Tuesday, November 30, 2010

An Anxious Mind Affects Stuttering, Part 2

In light of the previous post on the anxious mind, we reiterate and recast some of our earlier discussions regarding drugs, mind, and measurement.

First, If the dopaminergic hypothesis of stuttering is valid, reducing dopaminergic activity using, for example, atypical antipsychotic drugs may directly reduce stuttering by acting on the striatum. In addition, since the great majority of neurons in the basal ganglia utilize GABA as a neurotransmitter with inhibitory effects on their targets (namely dopamine neurons), it is no wonder that GABAergic enhancing drugs (such as BZs) also may improve fluency.

Secondly, both dopaminergic antagonistic (i.e., inhibiting) drugs and GABAergic agonist (i.e., enhancing) drugs may modulate hyperactivity of the amygdala to indirectly influence the level of dopamine in the striatum with the end result of further improving fluency.

These drugs are not localized in their effects; instead they "wash" over the brain and affect the responses of neurons in both the basal ganglia and amygdala. So, if the model of behavior discussed in the previous anxious mind post is correct, the issue concerning whether an antipsychotic or BZ medication merely reduces anxiety thus improving fluency is largely irrelevant.

In an earlier post, we argued that the brain problem leading to stuttering may be ranked on a severity scale ranging from 1 to 10. Similarly, the mind component of stuttering can also be ranked on a 1 to 10 scale.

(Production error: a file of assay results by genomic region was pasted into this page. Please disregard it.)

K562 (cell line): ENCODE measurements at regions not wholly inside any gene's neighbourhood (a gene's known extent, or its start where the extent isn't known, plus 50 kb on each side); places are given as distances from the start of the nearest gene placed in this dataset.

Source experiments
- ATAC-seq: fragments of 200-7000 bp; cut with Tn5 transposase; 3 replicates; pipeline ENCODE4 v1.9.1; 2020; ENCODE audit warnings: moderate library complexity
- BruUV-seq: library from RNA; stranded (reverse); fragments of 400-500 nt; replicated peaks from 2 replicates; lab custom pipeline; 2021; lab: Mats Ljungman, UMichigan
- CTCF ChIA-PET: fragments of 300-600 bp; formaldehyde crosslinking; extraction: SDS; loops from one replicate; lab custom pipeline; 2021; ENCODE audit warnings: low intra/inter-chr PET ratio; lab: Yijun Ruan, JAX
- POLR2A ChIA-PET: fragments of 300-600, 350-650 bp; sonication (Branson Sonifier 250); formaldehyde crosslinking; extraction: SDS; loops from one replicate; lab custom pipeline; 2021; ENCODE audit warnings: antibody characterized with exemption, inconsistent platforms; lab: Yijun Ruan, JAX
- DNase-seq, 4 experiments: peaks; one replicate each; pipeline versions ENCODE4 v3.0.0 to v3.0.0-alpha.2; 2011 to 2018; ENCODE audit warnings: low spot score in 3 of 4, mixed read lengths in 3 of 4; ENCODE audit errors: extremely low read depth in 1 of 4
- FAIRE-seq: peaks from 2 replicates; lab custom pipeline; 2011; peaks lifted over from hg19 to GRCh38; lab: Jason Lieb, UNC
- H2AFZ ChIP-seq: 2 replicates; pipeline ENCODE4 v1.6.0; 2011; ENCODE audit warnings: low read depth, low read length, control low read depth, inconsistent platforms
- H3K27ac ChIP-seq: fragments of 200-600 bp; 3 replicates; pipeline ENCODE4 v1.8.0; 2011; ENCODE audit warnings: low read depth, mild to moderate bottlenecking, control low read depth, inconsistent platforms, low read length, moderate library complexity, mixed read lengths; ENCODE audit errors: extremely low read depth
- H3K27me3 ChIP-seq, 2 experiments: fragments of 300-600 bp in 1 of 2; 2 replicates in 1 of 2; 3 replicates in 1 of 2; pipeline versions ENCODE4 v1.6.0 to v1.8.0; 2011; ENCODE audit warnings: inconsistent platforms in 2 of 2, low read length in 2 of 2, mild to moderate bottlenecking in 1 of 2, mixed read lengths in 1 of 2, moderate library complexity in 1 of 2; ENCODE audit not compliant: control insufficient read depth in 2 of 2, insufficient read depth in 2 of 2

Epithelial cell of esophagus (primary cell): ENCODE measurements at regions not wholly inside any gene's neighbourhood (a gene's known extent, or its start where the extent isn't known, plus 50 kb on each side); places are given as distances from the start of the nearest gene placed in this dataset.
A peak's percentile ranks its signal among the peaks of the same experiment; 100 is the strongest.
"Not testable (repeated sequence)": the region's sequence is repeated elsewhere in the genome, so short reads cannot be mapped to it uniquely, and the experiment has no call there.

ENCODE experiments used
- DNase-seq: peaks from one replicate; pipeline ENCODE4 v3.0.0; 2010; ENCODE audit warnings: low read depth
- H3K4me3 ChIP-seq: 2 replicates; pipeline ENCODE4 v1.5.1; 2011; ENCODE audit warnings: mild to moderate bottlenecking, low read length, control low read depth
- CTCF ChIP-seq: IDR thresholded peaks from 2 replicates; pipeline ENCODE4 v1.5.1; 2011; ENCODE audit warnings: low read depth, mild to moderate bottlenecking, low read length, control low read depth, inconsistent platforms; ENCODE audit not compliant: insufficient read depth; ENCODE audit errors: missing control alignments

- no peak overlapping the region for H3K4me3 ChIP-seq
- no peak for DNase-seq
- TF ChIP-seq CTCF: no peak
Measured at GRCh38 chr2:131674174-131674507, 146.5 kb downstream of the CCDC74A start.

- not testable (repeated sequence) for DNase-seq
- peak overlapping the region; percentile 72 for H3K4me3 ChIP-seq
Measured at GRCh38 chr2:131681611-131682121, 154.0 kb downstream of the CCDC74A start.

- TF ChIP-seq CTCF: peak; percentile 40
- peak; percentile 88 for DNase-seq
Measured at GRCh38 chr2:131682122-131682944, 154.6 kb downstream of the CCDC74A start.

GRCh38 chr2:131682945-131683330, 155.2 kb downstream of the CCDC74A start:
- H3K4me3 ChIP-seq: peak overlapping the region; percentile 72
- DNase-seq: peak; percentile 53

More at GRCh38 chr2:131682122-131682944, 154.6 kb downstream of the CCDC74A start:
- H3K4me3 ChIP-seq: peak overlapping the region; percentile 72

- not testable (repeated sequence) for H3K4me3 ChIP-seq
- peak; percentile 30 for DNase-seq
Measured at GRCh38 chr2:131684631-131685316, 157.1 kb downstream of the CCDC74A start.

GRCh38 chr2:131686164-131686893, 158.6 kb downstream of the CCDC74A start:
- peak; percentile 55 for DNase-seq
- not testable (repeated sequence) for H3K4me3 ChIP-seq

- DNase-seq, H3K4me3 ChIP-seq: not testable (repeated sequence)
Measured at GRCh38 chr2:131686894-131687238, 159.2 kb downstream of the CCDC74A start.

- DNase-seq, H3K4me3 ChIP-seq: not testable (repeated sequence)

Based on the discussion in the previous post, we could circumvent the amorphous construct of "the mind" and instead rank the hyperactivity of the amygdala on a 1 to 10 scale. We thus may have a potential method of actually measuring the two dimensions of stuttering, namely the mind and the body, by means of existing brain scan technologies.

This may be an oversimplification, but if the activity of the amygdala were measured to have a rank value of A (ranging between 1 and 10) and the striatum were observed through a brain scan to have an activity ranked with a value of S, then the independent activity of the striatum would be ranked (S-A). We subtract the amygdala's activity from the striatum's activity since the brain scan measurement of the striatum involves both the direct effect of the striatum and the indirect effect of the amygdala. The caveat, of course is whether or not existing brain scan technology can provide some meaningful and quantifiable indication of activity in the two organs and that these effects are additive in the striatum.

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